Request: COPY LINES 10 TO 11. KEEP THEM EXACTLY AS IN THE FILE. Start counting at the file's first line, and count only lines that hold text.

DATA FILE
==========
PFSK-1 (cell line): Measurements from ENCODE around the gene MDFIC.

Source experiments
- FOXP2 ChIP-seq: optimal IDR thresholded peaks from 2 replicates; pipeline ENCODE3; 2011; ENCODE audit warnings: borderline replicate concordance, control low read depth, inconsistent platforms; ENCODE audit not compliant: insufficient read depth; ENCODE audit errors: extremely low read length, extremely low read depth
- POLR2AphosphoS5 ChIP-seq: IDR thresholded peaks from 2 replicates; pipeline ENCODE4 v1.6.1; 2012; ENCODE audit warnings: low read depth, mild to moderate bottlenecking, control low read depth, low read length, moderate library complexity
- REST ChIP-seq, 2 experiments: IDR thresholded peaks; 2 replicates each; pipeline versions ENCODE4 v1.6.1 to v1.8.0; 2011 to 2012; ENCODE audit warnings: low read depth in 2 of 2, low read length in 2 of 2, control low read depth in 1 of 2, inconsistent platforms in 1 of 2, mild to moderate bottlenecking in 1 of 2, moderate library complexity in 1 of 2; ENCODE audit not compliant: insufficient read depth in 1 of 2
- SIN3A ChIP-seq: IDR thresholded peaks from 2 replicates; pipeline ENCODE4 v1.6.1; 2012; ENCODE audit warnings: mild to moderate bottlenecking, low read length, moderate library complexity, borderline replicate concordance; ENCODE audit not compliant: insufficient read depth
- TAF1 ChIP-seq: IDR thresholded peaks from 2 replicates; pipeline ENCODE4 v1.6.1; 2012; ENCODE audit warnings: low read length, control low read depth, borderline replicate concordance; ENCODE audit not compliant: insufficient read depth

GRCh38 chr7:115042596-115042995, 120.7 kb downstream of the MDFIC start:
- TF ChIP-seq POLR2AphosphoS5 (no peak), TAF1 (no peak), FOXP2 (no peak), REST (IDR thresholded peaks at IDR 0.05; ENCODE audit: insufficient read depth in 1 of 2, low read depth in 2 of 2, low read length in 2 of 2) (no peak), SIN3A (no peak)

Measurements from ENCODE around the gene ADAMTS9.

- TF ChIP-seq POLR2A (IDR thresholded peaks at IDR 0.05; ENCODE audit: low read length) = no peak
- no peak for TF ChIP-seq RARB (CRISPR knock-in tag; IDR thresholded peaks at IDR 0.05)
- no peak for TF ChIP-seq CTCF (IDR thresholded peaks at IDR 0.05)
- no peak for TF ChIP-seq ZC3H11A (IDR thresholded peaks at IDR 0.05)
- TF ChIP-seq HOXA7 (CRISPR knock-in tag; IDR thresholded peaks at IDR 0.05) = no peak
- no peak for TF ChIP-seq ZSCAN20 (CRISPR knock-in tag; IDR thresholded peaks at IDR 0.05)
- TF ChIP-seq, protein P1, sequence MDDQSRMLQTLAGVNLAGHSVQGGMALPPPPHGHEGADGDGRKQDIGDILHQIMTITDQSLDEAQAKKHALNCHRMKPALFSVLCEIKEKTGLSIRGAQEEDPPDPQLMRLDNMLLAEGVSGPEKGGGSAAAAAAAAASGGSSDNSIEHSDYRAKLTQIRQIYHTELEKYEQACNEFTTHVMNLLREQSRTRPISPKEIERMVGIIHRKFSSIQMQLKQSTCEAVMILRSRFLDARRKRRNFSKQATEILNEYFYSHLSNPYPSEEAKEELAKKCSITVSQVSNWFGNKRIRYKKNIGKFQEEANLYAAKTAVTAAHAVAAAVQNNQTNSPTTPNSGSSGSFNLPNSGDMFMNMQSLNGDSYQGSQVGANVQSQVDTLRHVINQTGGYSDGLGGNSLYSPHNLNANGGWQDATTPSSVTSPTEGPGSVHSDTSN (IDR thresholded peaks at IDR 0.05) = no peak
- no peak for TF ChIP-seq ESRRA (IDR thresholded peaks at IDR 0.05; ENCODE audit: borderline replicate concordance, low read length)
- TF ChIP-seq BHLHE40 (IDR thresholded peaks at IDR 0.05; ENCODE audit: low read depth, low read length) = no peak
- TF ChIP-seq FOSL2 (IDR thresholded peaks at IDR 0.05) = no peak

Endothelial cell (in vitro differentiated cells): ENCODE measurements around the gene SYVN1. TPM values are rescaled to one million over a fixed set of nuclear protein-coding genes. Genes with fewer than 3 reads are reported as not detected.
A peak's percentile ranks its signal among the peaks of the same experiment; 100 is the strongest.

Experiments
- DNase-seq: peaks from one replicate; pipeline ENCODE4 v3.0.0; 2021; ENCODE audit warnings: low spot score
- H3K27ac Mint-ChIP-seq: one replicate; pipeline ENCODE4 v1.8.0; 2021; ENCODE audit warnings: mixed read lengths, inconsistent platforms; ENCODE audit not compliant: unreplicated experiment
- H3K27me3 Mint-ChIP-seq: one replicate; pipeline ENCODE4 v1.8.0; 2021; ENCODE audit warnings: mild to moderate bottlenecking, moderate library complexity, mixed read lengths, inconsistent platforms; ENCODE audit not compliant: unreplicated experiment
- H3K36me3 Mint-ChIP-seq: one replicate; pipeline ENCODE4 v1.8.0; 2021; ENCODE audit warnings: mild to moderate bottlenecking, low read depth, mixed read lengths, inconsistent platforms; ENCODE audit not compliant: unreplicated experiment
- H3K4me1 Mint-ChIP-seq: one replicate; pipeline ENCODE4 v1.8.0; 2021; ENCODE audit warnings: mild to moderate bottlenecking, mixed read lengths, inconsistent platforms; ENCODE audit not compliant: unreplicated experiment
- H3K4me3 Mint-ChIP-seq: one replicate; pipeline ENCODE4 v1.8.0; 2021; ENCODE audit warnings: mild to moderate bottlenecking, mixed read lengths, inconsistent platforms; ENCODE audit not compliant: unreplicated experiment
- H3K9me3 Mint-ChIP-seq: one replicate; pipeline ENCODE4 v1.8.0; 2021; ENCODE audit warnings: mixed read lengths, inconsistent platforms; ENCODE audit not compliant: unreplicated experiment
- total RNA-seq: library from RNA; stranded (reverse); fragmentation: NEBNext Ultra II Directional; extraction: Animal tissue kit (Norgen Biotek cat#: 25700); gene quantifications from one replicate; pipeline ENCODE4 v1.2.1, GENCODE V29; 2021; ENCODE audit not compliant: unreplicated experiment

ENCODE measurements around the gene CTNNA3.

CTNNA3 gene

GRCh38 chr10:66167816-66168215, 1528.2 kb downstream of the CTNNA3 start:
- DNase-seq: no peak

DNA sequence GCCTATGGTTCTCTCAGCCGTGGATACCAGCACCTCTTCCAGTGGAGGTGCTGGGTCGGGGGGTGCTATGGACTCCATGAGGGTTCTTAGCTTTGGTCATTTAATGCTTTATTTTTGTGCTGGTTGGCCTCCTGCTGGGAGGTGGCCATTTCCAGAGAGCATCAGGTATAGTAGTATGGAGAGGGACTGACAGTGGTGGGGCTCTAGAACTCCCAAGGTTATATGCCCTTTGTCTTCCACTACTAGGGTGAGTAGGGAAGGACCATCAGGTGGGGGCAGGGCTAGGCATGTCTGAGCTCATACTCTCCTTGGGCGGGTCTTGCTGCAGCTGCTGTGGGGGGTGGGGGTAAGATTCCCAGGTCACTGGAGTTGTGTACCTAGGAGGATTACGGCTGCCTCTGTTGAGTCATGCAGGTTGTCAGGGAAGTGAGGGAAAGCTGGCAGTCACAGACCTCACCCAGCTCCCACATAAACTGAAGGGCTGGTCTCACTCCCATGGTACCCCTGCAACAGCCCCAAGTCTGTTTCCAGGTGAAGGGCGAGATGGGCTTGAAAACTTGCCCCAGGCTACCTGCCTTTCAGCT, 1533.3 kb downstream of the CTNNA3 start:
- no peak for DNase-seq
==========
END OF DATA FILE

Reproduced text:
Measurements from ENCODE around the gene ADAMTS9.

- TF ChIP-seq POLR2A (IDR thresholded peaks at IDR 0.05; ENCODE audit: low read length) = no peak